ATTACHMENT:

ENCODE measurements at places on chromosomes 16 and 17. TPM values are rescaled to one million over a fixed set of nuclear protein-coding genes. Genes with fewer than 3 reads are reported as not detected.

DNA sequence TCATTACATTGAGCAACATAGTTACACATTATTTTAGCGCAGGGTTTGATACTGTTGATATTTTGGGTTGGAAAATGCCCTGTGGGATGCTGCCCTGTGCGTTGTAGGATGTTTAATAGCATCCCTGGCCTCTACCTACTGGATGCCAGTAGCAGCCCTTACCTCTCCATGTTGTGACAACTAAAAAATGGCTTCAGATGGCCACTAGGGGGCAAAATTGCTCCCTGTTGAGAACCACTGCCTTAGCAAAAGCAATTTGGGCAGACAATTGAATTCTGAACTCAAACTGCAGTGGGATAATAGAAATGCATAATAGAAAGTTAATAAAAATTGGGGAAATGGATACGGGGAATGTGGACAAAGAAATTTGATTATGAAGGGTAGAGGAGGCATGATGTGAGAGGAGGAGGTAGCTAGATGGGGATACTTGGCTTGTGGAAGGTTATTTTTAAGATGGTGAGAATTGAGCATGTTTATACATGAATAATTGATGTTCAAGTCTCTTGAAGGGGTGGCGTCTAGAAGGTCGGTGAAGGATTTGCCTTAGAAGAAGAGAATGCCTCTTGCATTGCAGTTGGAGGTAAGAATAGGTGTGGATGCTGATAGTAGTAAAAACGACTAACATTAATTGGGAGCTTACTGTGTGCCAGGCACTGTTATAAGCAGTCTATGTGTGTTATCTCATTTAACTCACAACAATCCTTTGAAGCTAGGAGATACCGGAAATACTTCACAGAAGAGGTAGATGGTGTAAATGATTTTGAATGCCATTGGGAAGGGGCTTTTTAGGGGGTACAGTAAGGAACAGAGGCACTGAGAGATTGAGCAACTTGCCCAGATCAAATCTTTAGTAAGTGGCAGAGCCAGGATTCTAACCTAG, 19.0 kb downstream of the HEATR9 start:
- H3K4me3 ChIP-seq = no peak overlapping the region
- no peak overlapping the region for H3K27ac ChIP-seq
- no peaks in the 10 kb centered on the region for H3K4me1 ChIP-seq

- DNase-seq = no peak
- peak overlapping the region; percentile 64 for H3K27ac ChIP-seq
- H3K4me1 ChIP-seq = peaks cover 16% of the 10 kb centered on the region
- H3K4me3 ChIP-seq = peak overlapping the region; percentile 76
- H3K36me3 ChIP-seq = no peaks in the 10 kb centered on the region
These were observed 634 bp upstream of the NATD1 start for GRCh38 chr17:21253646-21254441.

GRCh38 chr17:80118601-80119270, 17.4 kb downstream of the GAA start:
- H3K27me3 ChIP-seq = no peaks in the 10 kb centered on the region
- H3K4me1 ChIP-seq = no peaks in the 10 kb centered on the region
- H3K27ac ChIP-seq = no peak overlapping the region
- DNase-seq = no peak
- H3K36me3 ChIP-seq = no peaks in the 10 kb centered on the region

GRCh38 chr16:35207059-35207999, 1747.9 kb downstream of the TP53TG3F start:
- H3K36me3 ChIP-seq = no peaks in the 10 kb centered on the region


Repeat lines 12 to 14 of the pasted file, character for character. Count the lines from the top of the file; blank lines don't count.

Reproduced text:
GRCh38 chr17:80118601-80119270, 17.4 kb downstream of the GAA start:
- H3K27me3 ChIP-seq = no peaks in the 10 kb centered on the region
- H3K4me1 ChIP-seq = no peaks in the 10 kb centered on the region